EPA Makes it Official: Emissions Threaten Public Health

Acting under a Supreme Court mandate, the Environmental Protection
Agency (EPA) ruled today that greenhouse gas emissions endanger public
health and contribute to the harmful environmental effects of climate
change, paving the way for pollution regulations under the Clean Air
Act.

US_regulate_national_auto_emissions.jpg(Photo: TreeHugger)

"Today, EPA announced that greenhouse gases threaten the health and
welfare of the American people," EPA chief Lisa Jackson said at a press conference (audio available here). "We also found that greenhouse gas
emissions from on-road vehicles contribute to that threat."

The
EPA’s ruling, also known in Washington as an "endangerment finding,"
clears the way for the agency to play a role in implementing new auto
fuel-efficiency standards released by the White House in September.

Vehicles
are the No. 2 contributor to total U.S. greenhouse gas emissions, the
EPA said today, with electricity generation taking the top spot. "U.S.
emissions from on-road vehicles are also greater than the total
greenhouse gas emissions from every other individual nation, with the
exception of China, Russia, and India," the EPA said in a release on
its ruling.

But given that the "endangerment finding" has
been in the works at the EPA since the earliest days of the Obama
administration, what does today’s announcement mean for the future of
climate change legislation?

In the Senate, where a climate bill that would direct hundreds of billions of dollars to clean transportation remains mired in political maneuvering, Democrats aimed to use the EPA ruling to spur their slow process forward.

"The
message to Congress is crystal clear: get moving," Sen. John Kerry
(D-MA), the climate measure’s chief sponsor, said in a statement. Kerry
added:

If Congress does not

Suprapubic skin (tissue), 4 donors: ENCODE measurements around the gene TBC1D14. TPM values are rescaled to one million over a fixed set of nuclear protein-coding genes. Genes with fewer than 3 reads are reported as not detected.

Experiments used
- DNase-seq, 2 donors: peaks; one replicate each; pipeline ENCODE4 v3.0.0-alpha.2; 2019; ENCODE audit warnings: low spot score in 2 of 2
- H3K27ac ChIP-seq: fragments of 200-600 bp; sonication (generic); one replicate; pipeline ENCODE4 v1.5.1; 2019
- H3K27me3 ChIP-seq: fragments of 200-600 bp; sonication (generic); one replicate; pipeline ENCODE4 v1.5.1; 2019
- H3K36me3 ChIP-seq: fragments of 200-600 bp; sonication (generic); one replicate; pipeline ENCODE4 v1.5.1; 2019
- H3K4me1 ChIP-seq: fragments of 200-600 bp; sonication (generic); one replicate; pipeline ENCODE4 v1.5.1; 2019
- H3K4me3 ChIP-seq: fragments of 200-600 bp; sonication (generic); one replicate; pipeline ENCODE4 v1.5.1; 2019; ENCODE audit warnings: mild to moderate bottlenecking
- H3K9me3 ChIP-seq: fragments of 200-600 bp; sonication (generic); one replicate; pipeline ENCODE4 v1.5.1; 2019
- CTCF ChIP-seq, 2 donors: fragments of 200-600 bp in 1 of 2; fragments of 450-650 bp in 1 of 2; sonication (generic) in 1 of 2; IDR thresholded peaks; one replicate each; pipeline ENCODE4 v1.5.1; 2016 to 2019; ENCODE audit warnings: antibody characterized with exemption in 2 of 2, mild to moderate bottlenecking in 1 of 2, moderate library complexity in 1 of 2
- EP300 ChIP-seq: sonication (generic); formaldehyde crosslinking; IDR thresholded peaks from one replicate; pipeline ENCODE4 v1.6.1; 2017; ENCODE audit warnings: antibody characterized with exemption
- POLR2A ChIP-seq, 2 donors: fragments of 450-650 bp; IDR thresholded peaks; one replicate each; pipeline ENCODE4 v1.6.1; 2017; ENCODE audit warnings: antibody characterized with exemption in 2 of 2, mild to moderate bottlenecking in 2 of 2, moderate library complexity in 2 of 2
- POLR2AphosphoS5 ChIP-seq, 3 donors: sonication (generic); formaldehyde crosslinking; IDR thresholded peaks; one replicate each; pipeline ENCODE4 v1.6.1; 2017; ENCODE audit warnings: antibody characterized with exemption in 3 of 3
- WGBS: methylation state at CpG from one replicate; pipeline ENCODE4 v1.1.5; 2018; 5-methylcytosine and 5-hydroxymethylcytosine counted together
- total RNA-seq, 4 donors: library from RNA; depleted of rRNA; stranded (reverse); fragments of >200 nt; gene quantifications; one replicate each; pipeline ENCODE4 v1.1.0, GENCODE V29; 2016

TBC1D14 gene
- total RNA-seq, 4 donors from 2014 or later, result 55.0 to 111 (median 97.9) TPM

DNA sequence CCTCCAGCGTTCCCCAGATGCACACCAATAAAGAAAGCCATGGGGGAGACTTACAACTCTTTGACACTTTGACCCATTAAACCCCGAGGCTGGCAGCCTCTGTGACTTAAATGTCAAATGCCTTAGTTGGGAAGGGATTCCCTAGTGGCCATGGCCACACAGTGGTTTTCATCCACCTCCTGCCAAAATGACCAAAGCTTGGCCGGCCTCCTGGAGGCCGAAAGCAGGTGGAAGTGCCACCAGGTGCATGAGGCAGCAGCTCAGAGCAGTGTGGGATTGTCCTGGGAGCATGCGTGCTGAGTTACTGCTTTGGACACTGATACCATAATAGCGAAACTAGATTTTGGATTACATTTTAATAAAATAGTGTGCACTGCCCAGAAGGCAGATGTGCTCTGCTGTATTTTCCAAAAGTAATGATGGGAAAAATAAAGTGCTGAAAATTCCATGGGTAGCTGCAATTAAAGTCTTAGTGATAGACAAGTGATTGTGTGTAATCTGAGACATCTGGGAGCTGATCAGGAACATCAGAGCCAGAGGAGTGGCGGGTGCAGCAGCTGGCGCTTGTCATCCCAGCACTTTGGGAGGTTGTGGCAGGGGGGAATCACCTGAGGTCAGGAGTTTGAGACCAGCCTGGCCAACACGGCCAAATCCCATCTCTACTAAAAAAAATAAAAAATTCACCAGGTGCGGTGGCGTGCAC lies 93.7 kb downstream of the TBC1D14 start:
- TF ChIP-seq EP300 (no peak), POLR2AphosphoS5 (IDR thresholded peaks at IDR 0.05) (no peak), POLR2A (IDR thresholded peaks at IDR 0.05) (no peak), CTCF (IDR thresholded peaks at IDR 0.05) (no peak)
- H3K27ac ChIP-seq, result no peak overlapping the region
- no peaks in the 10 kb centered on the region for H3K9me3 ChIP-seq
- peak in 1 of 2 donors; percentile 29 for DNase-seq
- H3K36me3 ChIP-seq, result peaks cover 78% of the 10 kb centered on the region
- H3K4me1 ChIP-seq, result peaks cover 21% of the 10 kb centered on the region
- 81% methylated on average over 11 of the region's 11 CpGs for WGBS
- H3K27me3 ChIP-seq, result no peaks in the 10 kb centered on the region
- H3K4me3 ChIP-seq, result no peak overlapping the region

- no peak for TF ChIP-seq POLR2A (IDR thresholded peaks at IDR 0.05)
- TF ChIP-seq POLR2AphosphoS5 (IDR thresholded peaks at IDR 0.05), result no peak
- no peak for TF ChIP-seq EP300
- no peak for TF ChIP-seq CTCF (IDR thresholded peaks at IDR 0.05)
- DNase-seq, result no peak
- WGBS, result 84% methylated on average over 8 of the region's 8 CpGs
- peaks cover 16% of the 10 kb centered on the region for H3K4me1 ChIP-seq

pass legislation dealing with climate change, the administration is
more than justified to use the EPA to impose new regulations. Imposed
regulations
by definition will not include the job protections and investment
incentives we
are proposing in the Senate today.

If the EPA
ultimately steps into the emissions-regulating role that Congress aims
to play with its climate bill, there would be little chance of survival
for grant programs dedicated to funding transit, local land-use
planning, and other transportation planning goals.

In her own statement on the EPA ruling, Senate environment committee chairman Barbara Boxer said:

It is now clear that if we take our responsibility
seriously to protect and defend our people from this threat, the Senate has a
duty to act on climate change legislation that includes major components of the
work done by the Energy and Environment Committees.

Still, the next step in climate legislation is unlikely to occur before
January or February, when the Senate Finance Committee, headed by
environmental fence-sitter
Max Baucus (D-MT), is expected to hold its first votes on language that
determines how to distribute revenue generated from future emissions
limits.

(ed. note. More information on today’s EPA ruling, including information specific to auto fuel-efficiency, can be found here.)

  • This could go down as an historic day. I suppose we’ll only know in retrospect if this actually means we are getting serious about climate change.

  • ZA

    @Taomom – I think when the Competitive Enterprise Institute sues the EPA for doing its job, something right must be happening.

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